My six-year-old loves it, and watching the show with him, I can see why I loved it too.  Mr. Rogers doesn’t speak down to children. He treats them with the respect they deserve, and every episode deals with real situations that children encounter in their young lives like having to share, fighting with friends or having to buy a new pair of shoes.

Mr. Rogers is my hero for many reasons, but what I most admire about him is how he saw the potential to use television for good, and he didn’t just give that lip service – he actually got into television to try to change it. He says he went into television because he hated it.

As a mother living in a time when many parents restrict media for their children and scoff at other parents for using it, I find his stance refreshing.  He saw television as I see it: a valuable tool.  In a video clip I watched of him online he said,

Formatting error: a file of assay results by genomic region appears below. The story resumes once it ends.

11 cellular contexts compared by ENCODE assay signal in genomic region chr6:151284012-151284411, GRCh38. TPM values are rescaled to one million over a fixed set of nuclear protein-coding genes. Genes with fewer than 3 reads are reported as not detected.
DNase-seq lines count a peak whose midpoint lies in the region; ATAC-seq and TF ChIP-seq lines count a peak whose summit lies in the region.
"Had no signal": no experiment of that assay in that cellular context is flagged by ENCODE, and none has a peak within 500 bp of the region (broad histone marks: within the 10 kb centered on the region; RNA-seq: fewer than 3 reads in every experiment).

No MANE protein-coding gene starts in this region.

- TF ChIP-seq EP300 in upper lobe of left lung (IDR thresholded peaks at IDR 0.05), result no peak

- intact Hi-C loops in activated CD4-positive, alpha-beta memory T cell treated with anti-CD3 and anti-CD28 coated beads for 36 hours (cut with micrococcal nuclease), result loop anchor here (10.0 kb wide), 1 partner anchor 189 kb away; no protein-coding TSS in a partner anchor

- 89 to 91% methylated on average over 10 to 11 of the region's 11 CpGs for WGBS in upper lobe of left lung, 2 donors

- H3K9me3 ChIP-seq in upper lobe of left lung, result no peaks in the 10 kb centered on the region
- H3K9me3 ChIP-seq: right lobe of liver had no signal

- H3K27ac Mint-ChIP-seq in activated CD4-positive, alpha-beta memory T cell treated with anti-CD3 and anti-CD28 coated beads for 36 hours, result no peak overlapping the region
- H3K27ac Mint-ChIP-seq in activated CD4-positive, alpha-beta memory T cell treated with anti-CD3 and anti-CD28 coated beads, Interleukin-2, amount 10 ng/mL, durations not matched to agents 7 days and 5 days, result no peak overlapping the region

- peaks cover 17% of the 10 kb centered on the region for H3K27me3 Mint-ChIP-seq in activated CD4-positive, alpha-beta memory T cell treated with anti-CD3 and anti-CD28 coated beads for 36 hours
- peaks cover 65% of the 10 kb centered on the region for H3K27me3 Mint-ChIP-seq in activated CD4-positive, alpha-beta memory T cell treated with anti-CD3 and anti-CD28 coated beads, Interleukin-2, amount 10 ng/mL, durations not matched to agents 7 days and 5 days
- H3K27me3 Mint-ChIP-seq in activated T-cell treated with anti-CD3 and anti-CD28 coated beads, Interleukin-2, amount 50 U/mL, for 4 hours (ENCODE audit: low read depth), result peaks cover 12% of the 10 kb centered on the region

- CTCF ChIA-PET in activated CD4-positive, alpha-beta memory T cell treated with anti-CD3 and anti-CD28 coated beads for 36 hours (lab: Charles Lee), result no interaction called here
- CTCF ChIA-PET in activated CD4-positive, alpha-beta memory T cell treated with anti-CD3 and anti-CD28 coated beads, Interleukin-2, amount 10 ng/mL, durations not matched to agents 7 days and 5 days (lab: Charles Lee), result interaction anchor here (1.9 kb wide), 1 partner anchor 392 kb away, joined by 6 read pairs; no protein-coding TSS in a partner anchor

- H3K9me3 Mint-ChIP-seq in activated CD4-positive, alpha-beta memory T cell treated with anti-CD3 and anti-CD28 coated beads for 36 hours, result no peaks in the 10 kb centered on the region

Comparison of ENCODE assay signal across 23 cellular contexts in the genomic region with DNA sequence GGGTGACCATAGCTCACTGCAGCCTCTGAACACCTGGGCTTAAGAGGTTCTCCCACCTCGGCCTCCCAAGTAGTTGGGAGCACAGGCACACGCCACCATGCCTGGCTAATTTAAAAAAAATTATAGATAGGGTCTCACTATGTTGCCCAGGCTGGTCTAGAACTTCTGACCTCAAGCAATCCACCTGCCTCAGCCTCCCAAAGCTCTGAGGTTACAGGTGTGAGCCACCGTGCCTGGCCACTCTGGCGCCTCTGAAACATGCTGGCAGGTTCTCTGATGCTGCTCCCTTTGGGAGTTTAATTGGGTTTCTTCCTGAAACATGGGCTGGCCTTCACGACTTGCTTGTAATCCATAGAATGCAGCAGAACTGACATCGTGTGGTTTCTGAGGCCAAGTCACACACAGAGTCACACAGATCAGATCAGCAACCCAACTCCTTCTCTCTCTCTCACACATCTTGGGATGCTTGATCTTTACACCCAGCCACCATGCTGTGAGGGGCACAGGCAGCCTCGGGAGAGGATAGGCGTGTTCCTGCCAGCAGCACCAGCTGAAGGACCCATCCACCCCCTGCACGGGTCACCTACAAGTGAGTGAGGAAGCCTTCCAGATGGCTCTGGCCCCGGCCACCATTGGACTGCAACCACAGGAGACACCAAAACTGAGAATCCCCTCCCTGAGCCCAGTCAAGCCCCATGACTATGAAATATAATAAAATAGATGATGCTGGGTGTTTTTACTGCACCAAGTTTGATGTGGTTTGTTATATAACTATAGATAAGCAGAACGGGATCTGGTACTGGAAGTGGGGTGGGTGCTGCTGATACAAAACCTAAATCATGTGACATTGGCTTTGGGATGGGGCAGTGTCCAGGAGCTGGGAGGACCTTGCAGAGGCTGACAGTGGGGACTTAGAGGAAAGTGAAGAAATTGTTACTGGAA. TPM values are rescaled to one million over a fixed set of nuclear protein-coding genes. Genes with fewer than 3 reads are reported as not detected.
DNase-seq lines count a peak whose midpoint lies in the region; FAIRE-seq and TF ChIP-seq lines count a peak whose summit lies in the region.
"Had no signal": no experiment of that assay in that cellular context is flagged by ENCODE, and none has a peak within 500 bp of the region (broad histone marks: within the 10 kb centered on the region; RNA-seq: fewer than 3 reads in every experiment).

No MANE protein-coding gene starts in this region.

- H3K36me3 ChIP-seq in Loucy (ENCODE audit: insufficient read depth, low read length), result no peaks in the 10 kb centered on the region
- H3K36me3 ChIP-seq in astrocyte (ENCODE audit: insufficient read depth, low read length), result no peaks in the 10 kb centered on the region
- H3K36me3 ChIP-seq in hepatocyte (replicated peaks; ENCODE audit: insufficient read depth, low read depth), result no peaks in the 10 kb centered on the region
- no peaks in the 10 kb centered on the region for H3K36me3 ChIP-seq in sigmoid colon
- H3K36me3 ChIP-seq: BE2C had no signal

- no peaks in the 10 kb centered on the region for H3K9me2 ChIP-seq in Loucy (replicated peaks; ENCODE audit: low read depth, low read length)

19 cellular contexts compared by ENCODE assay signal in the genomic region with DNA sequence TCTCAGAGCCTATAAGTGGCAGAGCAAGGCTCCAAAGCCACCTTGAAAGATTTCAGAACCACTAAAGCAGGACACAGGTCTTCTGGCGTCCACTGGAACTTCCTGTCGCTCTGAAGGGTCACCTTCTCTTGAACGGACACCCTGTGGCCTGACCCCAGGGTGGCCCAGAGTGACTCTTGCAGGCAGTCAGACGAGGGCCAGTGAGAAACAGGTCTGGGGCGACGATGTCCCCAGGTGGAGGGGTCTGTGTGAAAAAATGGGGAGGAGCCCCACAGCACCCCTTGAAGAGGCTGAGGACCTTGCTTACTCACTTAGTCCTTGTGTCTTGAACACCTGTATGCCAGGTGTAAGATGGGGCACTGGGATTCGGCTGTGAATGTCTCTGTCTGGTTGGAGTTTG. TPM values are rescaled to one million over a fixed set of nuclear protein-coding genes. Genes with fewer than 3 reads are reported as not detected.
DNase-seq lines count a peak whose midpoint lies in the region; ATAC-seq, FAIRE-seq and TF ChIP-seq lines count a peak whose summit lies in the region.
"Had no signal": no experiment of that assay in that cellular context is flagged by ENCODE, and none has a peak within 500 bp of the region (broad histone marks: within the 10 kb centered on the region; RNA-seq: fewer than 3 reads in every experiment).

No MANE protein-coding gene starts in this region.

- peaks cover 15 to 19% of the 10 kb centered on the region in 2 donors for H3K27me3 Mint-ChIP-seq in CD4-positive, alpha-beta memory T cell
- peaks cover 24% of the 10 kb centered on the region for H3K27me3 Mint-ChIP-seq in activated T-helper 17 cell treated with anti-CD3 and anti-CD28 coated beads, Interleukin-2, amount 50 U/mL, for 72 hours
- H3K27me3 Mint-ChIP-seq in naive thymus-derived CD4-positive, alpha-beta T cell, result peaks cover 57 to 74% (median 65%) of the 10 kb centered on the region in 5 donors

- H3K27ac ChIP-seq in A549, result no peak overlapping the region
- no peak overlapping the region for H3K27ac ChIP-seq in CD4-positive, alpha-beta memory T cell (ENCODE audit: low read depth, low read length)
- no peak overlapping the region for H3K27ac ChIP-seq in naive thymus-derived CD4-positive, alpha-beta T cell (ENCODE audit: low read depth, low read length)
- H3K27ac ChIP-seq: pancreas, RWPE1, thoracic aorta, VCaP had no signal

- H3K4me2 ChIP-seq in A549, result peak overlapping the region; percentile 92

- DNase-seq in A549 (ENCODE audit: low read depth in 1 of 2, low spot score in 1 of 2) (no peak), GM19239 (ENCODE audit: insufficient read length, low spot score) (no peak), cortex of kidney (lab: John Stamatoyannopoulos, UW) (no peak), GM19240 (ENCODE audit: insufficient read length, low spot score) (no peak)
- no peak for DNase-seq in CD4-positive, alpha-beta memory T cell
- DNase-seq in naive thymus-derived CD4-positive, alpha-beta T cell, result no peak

The space between the television screen and the person…whoever happens to be receiving it…I consider that very holy ground. A lot happens there.”

He was a patient, kind person who never acted phony because he thought children were smarter than that.  He stood up for what he believed in. When he accepted his Emmy award, he made everyone in the audience take ten seconds of silence to remember the people in their lives who had helped them get where they were that day.

He was a Presbyterian minister, a vegetarian, a puppeteer and a songwriter.  He worked and voiced most of the puppets on his show, and he wrote all the songs for it. He taught children that music was a good, healthy way to express their feelings. Much of his work had to do with teaching children that all their thoughts and feelings were okay.

His messages made long-lasting impressions. When I wrote on my Twitter feed recently that “Mr. Rogers is my hero,” I got two, quick replies. The first one: “Are you going to write about him? He was my first friend.”  Another said, “He was my surrogate parent because my biological parents were so crappy.”

This is exactly why Mr. Rogers advocated for government funding for children’s programming. Kids need this kind of programming. We all do. We don’t always get the role models we need at home.

In another interview Rogers said,